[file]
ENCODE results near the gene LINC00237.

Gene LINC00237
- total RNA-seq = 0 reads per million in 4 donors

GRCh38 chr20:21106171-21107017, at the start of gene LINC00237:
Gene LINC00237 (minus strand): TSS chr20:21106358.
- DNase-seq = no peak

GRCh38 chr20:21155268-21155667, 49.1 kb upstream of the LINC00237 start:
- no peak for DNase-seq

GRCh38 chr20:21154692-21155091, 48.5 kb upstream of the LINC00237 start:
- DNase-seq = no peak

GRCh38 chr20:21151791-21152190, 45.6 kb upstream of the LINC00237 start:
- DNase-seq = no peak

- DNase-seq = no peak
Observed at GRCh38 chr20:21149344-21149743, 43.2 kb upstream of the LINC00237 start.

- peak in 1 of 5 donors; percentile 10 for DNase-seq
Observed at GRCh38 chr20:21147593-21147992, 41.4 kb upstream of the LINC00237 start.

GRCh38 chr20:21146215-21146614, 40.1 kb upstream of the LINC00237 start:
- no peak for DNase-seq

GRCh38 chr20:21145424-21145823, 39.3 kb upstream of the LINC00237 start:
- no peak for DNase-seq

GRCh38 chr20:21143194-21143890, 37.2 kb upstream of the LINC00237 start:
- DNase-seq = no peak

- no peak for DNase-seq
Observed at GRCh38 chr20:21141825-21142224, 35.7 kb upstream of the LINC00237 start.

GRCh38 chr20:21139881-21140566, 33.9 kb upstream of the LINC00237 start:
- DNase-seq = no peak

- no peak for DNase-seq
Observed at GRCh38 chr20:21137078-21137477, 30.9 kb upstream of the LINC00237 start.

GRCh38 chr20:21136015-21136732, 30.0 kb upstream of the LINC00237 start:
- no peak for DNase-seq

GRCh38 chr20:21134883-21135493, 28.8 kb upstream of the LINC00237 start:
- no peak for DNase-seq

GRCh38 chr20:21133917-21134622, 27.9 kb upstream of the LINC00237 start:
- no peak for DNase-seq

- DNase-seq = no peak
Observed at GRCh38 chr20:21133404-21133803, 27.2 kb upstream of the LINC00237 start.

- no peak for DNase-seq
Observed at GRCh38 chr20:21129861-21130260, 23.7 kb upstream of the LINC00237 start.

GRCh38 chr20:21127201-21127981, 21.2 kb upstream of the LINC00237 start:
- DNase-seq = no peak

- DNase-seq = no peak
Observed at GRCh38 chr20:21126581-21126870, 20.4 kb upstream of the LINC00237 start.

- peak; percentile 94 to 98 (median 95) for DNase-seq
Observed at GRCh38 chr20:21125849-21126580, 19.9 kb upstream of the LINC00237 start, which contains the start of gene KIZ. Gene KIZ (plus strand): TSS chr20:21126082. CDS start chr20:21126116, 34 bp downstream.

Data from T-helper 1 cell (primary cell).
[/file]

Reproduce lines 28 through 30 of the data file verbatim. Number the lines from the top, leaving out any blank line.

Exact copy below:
Observed at GRCh38 chr20:21137078-21137477, 30.9 kb upstream of the LINC00237 start.

GRCh38 chr20:21136015-21136732, 30.0 kb upstream of the LINC00237 start:
- no peak for DNase-seq